The opinion of the court was delivered by: Judge Kosik
This matter is before the court on the motions of the defendant to dismiss the complaint and in opposition to plaintiff's motion to amend the complaint.
On October 18, 2006, plaintiff filed an action against the defendant for breach of contract.*fn1 On December 12, 2006, defendant filed a motion to dismiss the complaint for several reasons, but principally because the claims are preempted under the Carmack Amendment to the I.C.C. Termination Act, 49 U.S.C. §14706, et. seq. (Carmack).*fn2
In response to the motion to dismiss, plaintiff also filed a motion to amend the complaint to correct the defendant's reasons to dismiss the original complaint. Plaintiff now claims to proceed under the Carmack Amendment seeking the damages allowed by the Carmack Amendment. Defendant opposes the amendment, claiming the plaintiff has not provided proof of notice to the defendant of special damages required under the Carmack Amendment.
Discussion and Conclusion
Defendant was the interstate trucking transporter of goods plaintiff contracted for from a third party. The purchase order of this contract provided for a delivery schedule which states that the third party "Seller shall cause equipment to be delivered at or prior to the time set forth in the below Delivery Schedule. Buyer and Seller agree that time is of the essence." As part of the contract, there were "Terms and Conditions" which provide that no deviation by the buyer (plaintiff) to any term of the purchase order (contract) would constitute a waiver unless it was in writing.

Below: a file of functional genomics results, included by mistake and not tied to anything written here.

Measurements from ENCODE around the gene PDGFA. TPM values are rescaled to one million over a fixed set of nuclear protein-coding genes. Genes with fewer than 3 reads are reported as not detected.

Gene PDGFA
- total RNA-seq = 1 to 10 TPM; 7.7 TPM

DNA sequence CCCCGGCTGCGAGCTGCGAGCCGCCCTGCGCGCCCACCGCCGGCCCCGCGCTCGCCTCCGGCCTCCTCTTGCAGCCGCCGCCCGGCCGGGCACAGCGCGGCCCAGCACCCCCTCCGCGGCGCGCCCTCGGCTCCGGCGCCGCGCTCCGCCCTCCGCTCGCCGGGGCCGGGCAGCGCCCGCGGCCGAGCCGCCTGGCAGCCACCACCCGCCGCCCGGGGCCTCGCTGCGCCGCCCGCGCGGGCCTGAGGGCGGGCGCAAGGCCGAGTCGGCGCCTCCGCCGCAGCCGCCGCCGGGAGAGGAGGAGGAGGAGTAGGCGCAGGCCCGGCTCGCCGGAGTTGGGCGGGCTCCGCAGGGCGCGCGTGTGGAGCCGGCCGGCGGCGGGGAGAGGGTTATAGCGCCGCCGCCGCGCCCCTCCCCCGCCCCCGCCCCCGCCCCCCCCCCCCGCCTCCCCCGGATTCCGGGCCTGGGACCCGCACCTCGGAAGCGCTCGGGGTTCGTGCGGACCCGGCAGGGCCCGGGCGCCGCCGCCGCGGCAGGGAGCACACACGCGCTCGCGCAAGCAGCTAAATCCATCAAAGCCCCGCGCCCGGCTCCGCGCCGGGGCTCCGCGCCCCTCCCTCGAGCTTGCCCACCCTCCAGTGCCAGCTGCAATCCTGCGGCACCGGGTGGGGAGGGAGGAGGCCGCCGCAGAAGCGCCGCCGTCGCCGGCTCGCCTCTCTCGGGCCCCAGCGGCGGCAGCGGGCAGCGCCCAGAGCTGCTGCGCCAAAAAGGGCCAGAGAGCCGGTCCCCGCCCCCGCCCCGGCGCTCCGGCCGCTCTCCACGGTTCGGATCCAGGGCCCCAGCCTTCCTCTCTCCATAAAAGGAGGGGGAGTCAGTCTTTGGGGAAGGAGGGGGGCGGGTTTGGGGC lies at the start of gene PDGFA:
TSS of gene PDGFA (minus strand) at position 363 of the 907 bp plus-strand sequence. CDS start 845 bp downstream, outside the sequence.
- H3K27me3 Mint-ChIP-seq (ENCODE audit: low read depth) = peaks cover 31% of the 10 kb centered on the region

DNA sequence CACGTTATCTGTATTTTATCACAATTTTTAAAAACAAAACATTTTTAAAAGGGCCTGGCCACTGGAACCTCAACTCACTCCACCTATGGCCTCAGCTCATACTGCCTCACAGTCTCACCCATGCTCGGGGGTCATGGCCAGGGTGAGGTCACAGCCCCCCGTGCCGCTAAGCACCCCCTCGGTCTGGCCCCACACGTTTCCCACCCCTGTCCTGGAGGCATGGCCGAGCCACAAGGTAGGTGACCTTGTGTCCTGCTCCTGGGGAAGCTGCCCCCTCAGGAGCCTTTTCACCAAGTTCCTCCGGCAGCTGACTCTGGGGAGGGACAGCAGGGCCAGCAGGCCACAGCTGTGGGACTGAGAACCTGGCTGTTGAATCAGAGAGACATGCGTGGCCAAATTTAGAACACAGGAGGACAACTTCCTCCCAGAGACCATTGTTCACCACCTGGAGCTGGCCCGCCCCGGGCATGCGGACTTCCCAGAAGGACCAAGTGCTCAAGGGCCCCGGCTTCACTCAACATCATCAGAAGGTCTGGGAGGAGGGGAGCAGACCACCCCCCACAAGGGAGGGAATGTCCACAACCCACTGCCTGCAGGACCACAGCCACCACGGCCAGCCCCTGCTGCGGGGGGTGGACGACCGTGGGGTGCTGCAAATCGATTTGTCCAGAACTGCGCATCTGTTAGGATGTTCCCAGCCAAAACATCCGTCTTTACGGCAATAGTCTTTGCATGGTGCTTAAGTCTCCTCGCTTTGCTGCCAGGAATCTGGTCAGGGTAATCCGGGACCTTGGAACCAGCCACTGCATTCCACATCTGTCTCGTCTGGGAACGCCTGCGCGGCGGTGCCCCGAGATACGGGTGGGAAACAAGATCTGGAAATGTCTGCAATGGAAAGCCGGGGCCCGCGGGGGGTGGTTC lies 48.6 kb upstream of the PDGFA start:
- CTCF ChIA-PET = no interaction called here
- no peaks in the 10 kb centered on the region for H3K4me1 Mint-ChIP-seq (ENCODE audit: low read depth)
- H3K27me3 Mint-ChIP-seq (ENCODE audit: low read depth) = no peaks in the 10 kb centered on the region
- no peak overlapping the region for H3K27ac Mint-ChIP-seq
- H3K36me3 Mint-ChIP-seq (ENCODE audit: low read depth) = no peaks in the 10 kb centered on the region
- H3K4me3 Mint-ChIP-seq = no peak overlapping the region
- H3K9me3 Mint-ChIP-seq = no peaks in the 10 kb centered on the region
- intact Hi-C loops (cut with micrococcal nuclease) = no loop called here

Plaintiff claims there was no deviation in the terms of the contract by plaintiff. Further, the amended complaint states that the defendant was informed of the stringent time schedule involved, i.e., that the material to be shipped needed to be delivered no later than a specified date which was of the essence. Paper Magic Group, Inc. v. J.B. Hunt Transport, Inc., 318 F.3d 458, 462 (3d Cir. 2003).
The dispositive issue here is whether the terms of the contract between the buyer and seller requiring delivery by a specific time, which was of the essence, and which terms were specifically communicated to the defendant, constituted sufficient notice as a prerequisite to an action under the Carmack Amendment. We think it may be. Regardless, a genuine issue of fact remains as to the required notice. It at least remains an issue for discovery and subsequent later consideration in light of the holding by at least some authorities. Hayes Manufacturing Corp. v. McCauley, 140 F.2d 187, 189-90 (C.A.6 1944); Black's Law Dictionary (5th Ed.). Also see, Hidden Brook Air Inc. v. Thabet Aviation Intern., 241 F.Supp.2d 246, 269 (S.D.N.Y. 2002); Stroud-Hopler, Inc. v. Farm Harvesting Company, Inc., 2005 WL 3693342 (N.J. Super. 2006), not reported, discussing time of the essence.
For the foregoing reasons, the motion to dismiss is DENIED. The motion to file the amended complaint is GRANTED and the defense is given twenty (20) days to respond after being formally served.
Edwin M. Kosik United States ...